“We are praying for you and Jan”

“I don’t know what it’s like to have a spouse with Alzheimer’s, but we want you to know that we are with you.”

Truly, we are so thankful for the vast amount of support we have from all around the United States and from a few other countries as well.  To be without friends like we have is to be alone.  Alone is not good. My forever family strengthens me and supports us both.

But I have to tell you, our life together is not falling apart.  Not everything is bad.

Sure, I go through periods of sadness and fear.  And sometimes those feelings are fierce – sometimes they almost overwhelm me – but not all of the time…not even most of the time.

For the most part, we are having a blast together. Our relationship has never been better – never been more cohesive.  The unity in our home is almost at a stage of perfection. We laugh more.  We joke more.  We cuddle on the couch and watch old westerns. And even when I do feel overwhelmed, there is still a prevailing sense of peace and joy that just can’t be explained.

For one thing, Jan is a hoot.  She hardly gives Alzheimer’s a second thought.

“Who is this Alzhiemer guy, anyhow?  Did he invent it? If so, I don’t like him.”

She’s joking, of course.  But she does have a little of what I call the “Scarlett O’Hara syndrome” (“After all, tomorrow is another day.”). She tells me all the time that she doesn’t worry about things she can’t change.  Good philosophy, by the way.

And me? I like to tell her friends lies about her.  Well, they aren’t actually lies if I know ahead of time that no one is going to believe them, right?

For example, I told the college girl who cleans our house every week that I must have help because I was finding my underwear in the silverware drawer.  She does misplace stuff, but it’s never gotten to that point.  Besides, my underwear won’t fit in the same drawer as the silverware – not even one pair. And everyone knows it.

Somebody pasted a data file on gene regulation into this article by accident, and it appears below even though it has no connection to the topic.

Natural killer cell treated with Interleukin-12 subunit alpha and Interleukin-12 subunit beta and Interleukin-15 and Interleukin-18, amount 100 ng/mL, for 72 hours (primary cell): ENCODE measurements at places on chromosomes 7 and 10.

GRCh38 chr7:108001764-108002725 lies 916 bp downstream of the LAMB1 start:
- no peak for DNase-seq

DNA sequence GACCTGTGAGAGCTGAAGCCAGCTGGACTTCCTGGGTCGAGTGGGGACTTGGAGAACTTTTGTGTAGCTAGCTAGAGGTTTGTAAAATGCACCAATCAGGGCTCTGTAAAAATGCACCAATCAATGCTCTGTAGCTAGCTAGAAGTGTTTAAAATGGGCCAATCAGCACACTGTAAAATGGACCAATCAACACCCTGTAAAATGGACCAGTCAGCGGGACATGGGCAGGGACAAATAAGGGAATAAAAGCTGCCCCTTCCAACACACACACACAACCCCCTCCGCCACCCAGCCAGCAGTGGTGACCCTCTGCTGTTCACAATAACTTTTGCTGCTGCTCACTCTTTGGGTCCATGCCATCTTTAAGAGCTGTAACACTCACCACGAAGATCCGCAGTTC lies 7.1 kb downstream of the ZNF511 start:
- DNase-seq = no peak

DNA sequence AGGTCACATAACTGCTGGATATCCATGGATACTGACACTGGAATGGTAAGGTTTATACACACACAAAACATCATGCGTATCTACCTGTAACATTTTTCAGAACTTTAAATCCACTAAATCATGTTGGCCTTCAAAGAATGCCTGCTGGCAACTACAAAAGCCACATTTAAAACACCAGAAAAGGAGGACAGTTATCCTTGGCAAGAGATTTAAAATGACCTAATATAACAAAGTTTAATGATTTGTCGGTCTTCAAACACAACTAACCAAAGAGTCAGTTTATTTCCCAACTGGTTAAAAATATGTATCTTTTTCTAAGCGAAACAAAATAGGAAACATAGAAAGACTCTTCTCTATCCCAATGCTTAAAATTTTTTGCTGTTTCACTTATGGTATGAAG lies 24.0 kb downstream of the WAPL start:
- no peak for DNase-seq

Yes, it’s a strange journey we are on together.  Incredibly, I’ve found great comfort in the midst of it – in the notion that God has gifted me with forty three years with this incredible woman of faith – a woman who has dedicated her life to training her children to love God with all their hearts – a woman who has committed herself to me in spite of all my annoying and unseemly character flaws – a woman who has always delighted in leading other women to deeper faith.

But more than that, he has given me an opportunity to prove myself as a husband in a way that I had failed to do when I was younger. I am  increasingly responsible for meeting more and more of her needs.  He is teaching me to serve her without any expectation of return on my investment other than the fact that she is worthy of anything I do for her.  She doesn’t have a lot to offer in terms of utility.  I do it all.  I have become, in a very real sense, her servant.

God’s pretty awesome that way.  He saved me once – and he sanctified me once.  But he’s still sanctifying me – changing me – molding me into the image of his son.  He’s teaching me to serve like I never have – like I never even wanted to. Serving others is not in my nature – nor yours, for that matter.  But it’s my will that he’s breaking and showing me HIS plan for me.  It’s not the same as mine.

He’s humbling me.  He’s disciplining me to find out what is important and to pursue it – to find out what is not important and to abandon it.

If you know me, you might think that he’s still got a lot of work to do, and you would be correct.   I’m still a loser if the standard is perfection.  But I marvel at how much he’s already done in me.  I long for more knowing that it may hurt to be disciplined by God.

The thing is, as I look back over my life, I can’t remember one single change in my walk with him that didn’t follow some level of pain.  But if my goal is to be Christ-like, I have to anticipate suffering on some level because what he wants to form in me is the polar opposite of who I am.  It’s like cancer treatment or surgery or something.  In this case, the end justifies the means.  It’s worth it because of who I am becoming. No one wants to go through it, but if it brings about something of far greater worth than what I had before…what I was before, it’s worth it to me.

Yes, I am a long way from being a finished product.  Shoot, I may be in the raw material stage of development, I don’t know.

What I do know is that without a steadfast and abiding hope in the Resurrection of Jesus, my life would be meaningless.  If I didn’t know that God has his hand right in the middle of all this with a plan for us that is beyond my ability to comprehend, I couldn’t travel this road.

I’m more grateful than ever that God is turning my head away from the impermanence of this realm (which is destined to perish with age) and teaching me to fix my eyes on Jesus.

And that is who and what I want to be – a man traveling down this bumpy road with my eyes firmly fixed on the one who died and was raised for me.  That’s enough.